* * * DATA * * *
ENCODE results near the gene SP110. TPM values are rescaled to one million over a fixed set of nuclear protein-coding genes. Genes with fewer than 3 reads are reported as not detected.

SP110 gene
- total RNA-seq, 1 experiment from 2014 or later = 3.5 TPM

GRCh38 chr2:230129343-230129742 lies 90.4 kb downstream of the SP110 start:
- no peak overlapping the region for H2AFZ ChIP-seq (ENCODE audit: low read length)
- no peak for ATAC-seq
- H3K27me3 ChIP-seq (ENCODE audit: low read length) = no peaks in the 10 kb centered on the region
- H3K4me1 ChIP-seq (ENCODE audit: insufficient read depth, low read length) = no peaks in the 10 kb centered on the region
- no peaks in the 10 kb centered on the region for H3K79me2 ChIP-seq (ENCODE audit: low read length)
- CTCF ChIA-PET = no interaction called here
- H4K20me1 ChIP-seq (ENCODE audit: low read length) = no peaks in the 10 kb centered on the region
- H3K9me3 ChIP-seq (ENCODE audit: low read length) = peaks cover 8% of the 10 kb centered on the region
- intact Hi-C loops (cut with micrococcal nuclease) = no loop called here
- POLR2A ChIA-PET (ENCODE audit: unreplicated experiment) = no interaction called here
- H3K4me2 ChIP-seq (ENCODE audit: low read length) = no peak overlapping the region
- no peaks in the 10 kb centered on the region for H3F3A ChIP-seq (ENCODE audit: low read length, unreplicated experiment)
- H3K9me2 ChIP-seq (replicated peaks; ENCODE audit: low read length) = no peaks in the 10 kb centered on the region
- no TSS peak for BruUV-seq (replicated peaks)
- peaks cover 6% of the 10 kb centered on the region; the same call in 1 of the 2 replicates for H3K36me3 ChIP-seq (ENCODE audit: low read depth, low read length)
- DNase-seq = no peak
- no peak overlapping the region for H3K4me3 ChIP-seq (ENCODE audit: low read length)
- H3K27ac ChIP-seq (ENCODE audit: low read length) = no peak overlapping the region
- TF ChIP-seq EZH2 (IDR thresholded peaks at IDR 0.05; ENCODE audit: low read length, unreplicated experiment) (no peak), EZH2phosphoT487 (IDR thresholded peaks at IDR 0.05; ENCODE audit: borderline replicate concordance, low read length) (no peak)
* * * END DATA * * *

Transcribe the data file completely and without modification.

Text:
ENCODE results near the gene SP110. TPM values are rescaled to one million over a fixed set of nuclear protein-coding genes. Genes with fewer than 3 reads are reported as not detected.

SP110 gene
- total RNA-seq, 1 experiment from 2014 or later = 3.5 TPM

GRCh38 chr2:230129343-230129742 lies 90.4 kb downstream of the SP110 start:
- no peak overlapping the region for H2AFZ ChIP-seq (ENCODE audit: low read length)
- no peak for ATAC-seq
- H3K27me3 ChIP-seq (ENCODE audit: low read length) = no peaks in the 10 kb centered on the region
- H3K4me1 ChIP-seq (ENCODE audit: insufficient read depth, low read length) = no peaks in the 10 kb centered on the region
- no peaks in the 10 kb centered on the region for H3K79me2 ChIP-seq (ENCODE audit: low read length)
- CTCF ChIA-PET = no interaction called here
- H4K20me1 ChIP-seq (ENCODE audit: low read length) = no peaks in the 10 kb centered on the region
- H3K9me3 ChIP-seq (ENCODE audit: low read length) = peaks cover 8% of the 10 kb centered on the region
- intact Hi-C loops (cut with micrococcal nuclease) = no loop called here
- POLR2A ChIA-PET (ENCODE audit: unreplicated experiment) = no interaction called here
- H3K4me2 ChIP-seq (ENCODE audit: low read length) = no peak overlapping the region
- no peaks in the 10 kb centered on the region for H3F3A ChIP-seq (ENCODE audit: low read length, unreplicated experiment)
- H3K9me2 ChIP-seq (replicated peaks; ENCODE audit: low read length) = no peaks in the 10 kb centered on the region
- no TSS peak for BruUV-seq (replicated peaks)
- peaks cover 6% of the 10 kb centered on the region; the same call in 1 of the 2 replicates for H3K36me3 ChIP-seq (ENCODE audit: low read depth, low read length)
- DNase-seq = no peak
- no peak overlapping the region for H3K4me3 ChIP-seq (ENCODE audit: low read length)
- H3K27ac ChIP-seq (ENCODE audit: low read length) = no peak overlapping the region
- TF ChIP-seq EZH2 (IDR thresholded peaks at IDR 0.05; ENCODE audit: low read length, unreplicated experiment) (no peak), EZH2phosphoT487 (IDR thresholded peaks at IDR 0.05; ENCODE audit: borderline replicate concordance, low read length) (no peak)